There are few corals that can stand up to the brilliant colors of the members of the genus Tubastrea, which are known as orange cup corals or sun corals. The most commonly encountered species in the aquarium trade have orangish pink corallites, and bright orangish yellow or white polyps. If you look back at the aquarium literature on the members of this genus, you will find they are considered to be very difficult to keep. But this coral will actually thrive and even reproduce in captivity if you are willing to devote the time to feed them.
Difficulty: The sun coral is non-photosynthetic — that is, it does not harbor zooxanthellae. All of its nutrition comes from ingested food, namely plankton. The key to keeping Tubastrea colonies alive is to feed the polyps daily (some people have had success with this coral by feeding them several times a week, but they grow and reproduce more if fed more frequently). If you feed the sun coral smaller meals three or four times a day, the polyps will open more during the day. Feed your sun coral a meaty food, such as finely chopped frozen seafood, frozen fish eggs, chopped frozen mysid shrimp. By alternating food types, you can assure that the polyps continue to open more fully. You can squirt food among the sun coral polyps with a turkey baster. In most cases, the polyps open to feed at night, but if you schedule feeding at the same time every day, the sun coral polyps will begin to open at that time as they await a meal.
Physical description: The sun coral has a skeleton that is orange, orange-yellow or red-orange in color, while the polyps are usually bright yellow (it is referred to as a sun coral because of the yellow coloration). It usually grows in round clumps. They have relatively large polyps that are usually retracted during the day and open after dark.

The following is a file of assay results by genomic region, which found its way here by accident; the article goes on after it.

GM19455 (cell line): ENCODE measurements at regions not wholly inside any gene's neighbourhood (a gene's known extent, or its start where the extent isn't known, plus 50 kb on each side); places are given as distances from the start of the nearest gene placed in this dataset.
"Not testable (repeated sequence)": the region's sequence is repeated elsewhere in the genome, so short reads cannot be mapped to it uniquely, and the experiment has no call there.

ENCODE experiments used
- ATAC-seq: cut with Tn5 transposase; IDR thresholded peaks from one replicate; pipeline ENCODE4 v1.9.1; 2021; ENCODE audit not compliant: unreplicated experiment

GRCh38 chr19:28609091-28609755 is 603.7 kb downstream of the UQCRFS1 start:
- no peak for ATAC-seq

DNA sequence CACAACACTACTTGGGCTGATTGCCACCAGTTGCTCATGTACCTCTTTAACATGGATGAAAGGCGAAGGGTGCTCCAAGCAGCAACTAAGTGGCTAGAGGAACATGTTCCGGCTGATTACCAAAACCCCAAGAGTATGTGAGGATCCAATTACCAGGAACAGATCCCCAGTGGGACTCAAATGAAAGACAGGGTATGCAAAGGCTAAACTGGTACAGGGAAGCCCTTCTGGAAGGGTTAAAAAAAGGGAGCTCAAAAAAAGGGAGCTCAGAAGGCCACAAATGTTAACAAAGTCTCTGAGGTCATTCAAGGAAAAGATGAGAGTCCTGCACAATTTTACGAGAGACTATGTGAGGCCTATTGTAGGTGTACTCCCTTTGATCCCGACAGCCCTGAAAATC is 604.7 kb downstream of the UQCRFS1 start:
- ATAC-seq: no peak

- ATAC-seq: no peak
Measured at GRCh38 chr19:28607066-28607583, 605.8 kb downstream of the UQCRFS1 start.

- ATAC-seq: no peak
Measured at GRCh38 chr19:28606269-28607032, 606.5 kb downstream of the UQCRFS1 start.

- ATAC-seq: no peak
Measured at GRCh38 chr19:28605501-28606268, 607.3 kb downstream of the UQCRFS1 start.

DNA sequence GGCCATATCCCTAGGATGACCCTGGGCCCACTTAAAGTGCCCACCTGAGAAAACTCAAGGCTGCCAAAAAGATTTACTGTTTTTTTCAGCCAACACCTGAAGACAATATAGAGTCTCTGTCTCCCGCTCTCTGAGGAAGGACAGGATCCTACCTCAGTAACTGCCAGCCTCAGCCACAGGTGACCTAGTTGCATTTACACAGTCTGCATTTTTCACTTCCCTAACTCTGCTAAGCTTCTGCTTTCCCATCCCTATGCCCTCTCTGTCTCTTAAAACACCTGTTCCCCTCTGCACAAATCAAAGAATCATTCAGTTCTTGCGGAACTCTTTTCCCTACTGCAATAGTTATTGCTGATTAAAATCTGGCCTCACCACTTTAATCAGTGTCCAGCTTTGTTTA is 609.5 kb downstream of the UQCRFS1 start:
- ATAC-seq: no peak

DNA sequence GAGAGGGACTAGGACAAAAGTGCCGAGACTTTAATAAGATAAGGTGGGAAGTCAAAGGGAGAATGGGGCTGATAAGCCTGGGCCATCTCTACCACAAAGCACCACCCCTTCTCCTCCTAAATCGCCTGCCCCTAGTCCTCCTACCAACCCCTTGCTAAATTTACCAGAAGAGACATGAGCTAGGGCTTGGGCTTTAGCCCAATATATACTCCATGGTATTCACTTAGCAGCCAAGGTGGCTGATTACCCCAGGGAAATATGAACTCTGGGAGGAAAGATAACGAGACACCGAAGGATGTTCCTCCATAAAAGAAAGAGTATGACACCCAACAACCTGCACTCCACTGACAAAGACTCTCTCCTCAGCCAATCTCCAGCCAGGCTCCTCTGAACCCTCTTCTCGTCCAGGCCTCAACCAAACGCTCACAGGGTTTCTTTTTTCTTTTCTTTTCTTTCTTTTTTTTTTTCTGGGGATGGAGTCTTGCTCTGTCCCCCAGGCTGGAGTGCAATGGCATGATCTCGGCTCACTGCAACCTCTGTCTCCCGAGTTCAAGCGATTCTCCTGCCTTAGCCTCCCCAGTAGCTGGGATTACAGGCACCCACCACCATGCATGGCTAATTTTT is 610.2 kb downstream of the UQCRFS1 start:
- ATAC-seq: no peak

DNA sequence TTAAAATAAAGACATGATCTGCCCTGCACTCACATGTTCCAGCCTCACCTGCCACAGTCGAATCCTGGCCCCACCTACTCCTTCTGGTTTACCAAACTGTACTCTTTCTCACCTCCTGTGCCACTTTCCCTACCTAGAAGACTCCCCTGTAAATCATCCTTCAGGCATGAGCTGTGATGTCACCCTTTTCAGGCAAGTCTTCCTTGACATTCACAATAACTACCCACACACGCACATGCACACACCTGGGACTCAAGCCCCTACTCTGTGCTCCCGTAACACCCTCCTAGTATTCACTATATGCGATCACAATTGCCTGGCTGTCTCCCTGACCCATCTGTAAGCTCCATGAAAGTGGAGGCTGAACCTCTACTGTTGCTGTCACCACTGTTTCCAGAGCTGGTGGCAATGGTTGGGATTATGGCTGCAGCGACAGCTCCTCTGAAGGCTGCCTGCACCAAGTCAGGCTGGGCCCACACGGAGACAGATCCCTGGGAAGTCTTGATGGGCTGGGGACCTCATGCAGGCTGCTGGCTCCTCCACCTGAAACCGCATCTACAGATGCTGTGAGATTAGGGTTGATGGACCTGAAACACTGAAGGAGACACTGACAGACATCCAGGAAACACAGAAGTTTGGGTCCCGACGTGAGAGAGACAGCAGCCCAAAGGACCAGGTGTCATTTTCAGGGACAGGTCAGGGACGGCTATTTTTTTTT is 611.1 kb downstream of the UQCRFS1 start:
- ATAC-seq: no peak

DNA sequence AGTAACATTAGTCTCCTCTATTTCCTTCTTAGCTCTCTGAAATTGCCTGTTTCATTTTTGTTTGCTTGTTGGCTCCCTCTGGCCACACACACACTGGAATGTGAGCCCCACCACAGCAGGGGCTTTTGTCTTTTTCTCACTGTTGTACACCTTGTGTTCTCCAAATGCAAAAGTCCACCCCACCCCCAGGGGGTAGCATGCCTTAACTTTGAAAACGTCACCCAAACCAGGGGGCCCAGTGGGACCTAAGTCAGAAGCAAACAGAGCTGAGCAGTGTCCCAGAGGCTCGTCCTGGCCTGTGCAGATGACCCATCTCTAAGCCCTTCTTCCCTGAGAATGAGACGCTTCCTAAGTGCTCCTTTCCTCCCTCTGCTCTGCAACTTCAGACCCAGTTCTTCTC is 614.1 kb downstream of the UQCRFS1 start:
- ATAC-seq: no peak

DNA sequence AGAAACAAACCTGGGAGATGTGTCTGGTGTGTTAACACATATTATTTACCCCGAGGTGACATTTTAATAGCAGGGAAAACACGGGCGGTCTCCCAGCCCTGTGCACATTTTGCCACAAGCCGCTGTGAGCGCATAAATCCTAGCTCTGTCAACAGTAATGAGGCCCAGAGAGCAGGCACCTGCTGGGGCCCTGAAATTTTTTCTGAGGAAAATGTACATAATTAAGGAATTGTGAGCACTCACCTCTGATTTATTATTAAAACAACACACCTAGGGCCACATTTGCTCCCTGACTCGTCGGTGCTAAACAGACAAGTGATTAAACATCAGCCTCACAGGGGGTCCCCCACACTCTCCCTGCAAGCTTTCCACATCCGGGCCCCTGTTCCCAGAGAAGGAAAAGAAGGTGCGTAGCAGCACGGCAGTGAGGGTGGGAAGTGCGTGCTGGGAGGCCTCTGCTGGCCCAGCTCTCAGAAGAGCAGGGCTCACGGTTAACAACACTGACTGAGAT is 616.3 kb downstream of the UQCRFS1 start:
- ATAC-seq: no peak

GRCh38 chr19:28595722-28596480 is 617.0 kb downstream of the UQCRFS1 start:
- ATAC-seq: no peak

Range: Tubastrea species are found in subtropical and tropical coral and rocky reefs around the world. The sun coral is found in a variety of reef habitats, but most often occur in shaded areas of the reef (on pier pilings, in crevices, caves, under overhangs).
Compatibility: The sun coral does not have sweeper tentacles and is generally pretty peaceful toward its neighbors. An adjacent coral will have to contact the tentacles of the sun coral polyp to receive potential damage from its stinging cells. This coral is eaten by a specialized snail called Epitonium billeeanum. It is yellow and orange and blends beautifully among the corallites of its prey.
Aquarium conditions: The sun coral can be kept in aquariums of various sizes, but it tends to do better in smaller aquariums because it is easier to feed. In fact, the sun coral makes a great coral for a specialized deepwater aquarium that contains some fish from deepwater habitats (these types of displays are becoming fairly commonplace at public aquariums). The sun coral also is not dependent on bright lighting to survive — thus, lighting selection is not a factor. Water movement should be moderate to strong. Water parameters for the sun coral are: calcium 400 to 450 ppm, alkalinity 3.2 to 4.8 meq/L and no phosphates. The Tubastrea corals also tend to grow best at lower water temperatures (between 74 to 78 degrees Fahrenheit).
Care considerations: Handle your Tubastrea as little as possible, as rough treatment can damage the polyps. Do not place the sun coral near a sandbed, especially if you keep sand-sifting gobies, as sand that collects on the colony will cause tissue death. If sand gets on your sun coral, blast it off with a jet of water. The sun coral is also sometimes smothered by hair algae, but if you keep it in shaded locations, this is less likely to occur. Another problem faced by Tubastreakeepers are Aiptasia (glass) anemones. These noxious little cnidarians tend to do best in aquariums that are fed often – exactly the situation we find in the sun coral aquarium. These anemones can sting and damage Tubastrea tissue.
Breeding: The sun coral will spawn in the home aquarium, and the asexually produced planula will attach and grow. If kept in optimal conditions, they can overtake a medium-sized aquarium in a couple of years. Some of the more branching forms can be fragged by breaking off a section.